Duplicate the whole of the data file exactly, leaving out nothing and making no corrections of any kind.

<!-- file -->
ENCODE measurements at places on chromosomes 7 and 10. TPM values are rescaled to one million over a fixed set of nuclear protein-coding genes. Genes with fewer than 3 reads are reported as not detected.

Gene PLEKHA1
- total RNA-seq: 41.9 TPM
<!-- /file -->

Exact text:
ENCODE measurements at places on chromosomes 7 and 10. TPM values are rescaled to one million over a fixed set of nuclear protein-coding genes. Genes with fewer than 3 reads are reported as not detected.

Gene PLEKHA1
- total RNA-seq: 41.9 TPM